An old yet effective trick is to use hot water with lemon juice in it to remove stains. Lemon juice is so effective that most dish soaps have it as an active ingredient. Simply add a splash of lemon juice to a glass of water and bring it to boil. Pour it on the stubborn grease stain and let it sit for 10 minutes. Simply scrub using a plastic scrubber and dish soap to rid the vessel of the stains completely and effectively. Lemon juice also helps with bad odour. So, if you have food gone bad and stuck to the vessel, lemon juice and hot water are your go-to solution.  

Vinegar 

An effective agent for cleaning, vinegar, works very well on crusty burn stains which stick stubbornly to pans and pots. Soak the pot or pan in vinegar for an hour and then wash it with warm water and soap. Vinegar also helps with bad odour. I have seen my mother clean the kitchen with vinegar and water mix after cleaning and cooking fish to rid the kitchen of the fishy smell. It is a wonderful solution to get a kitchen that is free of bad odour.  

Ash

Now, this is a technique of washing vessels that has survived generations. In ancient times, when there was no dish soap as freely available as today, women used ash with coconut fibre to scrub out tough stains. It was an odour-free and natural cleaning agent. Some used to mix powdered brick as well to scrub off really tough stains. Even today, if you can get your hands on some ash, it is a really great natural cleaning agent to work off burn stains, especially from copper or mud pots.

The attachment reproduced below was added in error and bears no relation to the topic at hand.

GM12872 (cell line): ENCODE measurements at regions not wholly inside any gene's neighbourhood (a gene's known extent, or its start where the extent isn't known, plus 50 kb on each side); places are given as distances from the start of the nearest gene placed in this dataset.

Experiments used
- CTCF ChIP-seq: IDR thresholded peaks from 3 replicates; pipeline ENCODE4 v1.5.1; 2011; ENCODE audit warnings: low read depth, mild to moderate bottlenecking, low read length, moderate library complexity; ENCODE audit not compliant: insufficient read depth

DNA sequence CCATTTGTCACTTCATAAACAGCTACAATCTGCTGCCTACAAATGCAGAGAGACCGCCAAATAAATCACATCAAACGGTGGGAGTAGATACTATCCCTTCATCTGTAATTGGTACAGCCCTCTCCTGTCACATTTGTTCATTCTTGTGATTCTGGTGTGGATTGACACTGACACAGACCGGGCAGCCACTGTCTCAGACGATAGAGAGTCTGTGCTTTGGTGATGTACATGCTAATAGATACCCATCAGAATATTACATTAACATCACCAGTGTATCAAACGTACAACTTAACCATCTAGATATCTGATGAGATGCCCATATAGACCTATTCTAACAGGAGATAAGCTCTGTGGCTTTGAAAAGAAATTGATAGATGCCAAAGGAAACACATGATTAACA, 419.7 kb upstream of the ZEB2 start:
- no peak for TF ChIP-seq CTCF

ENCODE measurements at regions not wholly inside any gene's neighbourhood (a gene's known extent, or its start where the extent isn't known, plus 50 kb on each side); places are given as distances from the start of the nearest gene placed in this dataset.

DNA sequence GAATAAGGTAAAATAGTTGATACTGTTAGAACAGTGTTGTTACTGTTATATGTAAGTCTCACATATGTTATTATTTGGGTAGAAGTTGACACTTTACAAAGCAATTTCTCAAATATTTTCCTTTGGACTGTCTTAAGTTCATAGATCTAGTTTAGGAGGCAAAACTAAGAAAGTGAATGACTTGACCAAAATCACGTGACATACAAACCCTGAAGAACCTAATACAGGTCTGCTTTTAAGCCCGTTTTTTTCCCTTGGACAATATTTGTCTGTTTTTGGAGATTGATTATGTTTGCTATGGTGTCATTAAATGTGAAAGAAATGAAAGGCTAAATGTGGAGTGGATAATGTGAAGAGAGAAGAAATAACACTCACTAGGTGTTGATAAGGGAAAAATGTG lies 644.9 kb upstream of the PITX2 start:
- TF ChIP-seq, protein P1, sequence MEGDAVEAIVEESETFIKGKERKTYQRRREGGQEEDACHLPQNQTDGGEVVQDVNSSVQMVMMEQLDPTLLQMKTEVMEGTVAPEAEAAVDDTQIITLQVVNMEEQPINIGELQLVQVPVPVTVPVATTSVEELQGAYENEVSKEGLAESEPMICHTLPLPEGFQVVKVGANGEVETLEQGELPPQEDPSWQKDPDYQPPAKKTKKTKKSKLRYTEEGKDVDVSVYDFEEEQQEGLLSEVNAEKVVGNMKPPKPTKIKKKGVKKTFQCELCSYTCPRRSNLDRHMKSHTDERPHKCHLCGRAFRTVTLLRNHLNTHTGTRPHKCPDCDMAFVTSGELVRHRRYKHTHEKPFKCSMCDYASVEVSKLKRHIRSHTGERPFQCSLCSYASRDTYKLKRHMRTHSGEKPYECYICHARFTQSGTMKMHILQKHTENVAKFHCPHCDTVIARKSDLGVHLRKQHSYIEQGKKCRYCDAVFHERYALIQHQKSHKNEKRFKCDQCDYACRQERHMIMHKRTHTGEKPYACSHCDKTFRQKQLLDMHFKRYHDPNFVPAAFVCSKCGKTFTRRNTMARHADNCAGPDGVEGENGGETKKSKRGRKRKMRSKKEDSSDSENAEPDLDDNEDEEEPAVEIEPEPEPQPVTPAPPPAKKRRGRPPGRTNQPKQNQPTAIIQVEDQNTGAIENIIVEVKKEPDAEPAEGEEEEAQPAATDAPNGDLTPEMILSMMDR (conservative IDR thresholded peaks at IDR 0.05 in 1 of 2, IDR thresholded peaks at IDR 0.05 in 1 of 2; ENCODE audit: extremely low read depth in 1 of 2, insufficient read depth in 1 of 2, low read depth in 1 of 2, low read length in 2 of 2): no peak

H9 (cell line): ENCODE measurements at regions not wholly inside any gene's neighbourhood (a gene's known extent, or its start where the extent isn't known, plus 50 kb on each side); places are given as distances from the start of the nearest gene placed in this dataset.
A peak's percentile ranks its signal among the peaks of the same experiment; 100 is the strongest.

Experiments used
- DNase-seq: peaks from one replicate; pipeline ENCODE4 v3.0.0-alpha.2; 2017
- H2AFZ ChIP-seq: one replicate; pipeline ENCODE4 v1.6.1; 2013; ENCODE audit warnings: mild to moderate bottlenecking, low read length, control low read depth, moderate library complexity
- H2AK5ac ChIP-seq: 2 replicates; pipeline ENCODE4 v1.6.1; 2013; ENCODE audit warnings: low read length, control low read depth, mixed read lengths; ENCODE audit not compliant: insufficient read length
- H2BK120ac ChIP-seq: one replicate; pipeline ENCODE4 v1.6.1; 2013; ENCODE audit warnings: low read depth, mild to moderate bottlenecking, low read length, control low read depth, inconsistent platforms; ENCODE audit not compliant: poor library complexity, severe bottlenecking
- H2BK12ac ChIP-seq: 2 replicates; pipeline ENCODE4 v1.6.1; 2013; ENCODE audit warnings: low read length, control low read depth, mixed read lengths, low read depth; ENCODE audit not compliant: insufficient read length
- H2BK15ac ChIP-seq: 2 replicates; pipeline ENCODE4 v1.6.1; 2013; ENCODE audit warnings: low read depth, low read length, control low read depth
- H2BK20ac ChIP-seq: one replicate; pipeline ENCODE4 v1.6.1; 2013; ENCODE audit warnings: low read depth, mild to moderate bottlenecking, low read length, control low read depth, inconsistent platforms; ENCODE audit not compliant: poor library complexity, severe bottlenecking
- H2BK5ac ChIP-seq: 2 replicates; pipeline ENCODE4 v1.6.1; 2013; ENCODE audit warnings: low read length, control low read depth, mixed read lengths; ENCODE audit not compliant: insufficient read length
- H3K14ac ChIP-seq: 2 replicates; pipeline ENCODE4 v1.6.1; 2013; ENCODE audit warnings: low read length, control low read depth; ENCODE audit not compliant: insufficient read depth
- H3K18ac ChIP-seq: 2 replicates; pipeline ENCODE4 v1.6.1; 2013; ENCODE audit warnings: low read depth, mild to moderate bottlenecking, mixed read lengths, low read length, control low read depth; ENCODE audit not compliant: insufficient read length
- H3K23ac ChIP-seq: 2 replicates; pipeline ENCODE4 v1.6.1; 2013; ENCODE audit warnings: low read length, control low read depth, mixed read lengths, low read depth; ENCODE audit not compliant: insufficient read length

Onion skins

Burn stains and grease can still be worked with, but sometimes, vessels get these really ugly looking stains from simply sitting idle. These bad spots show up on vessels that are rarely used and if not cleaned regularly, tend to become permanent. Onion skins work very well to do away with these kinds of stains. Simply fill water in the vessel up to the stains, put a few onion skins in it and bring it to boil on the stove. Let it boil for a few seconds and turn off the heat. Remove it once cool and scrub gently.  

Corn Starch

If you, like me, love some bone china crockery, then you too, like me, would have experienced the horror that is a turmeric stain. The beauty of bone china lies in its pristine white surface, whether it is a plate or a cup. To see it stained with masalas, turmeric or even tea or coffee is painful. However, the corn starch hack is a gem of a tip for such stains. Simply wash with water to remove other stains. You will be able to see the yellow turmeric stain or oily masala stain which are too stubborn to wash off with soap and water. Sprinkle cornflour on these stains and add some water to make it moist. Let it sit for half an hour and then wash off with warm water. Your bone china crockery will get its pristine beauty back in a jiffy. This hack is so good with turmeric and masala stains that it works well on clothes, plastic as well as fabric.  

Now that you have mastered the art of dealing with stubborn stains, go forth and venture bravely into the world of cooking. And worry no more about tons of vessels with difficult stains.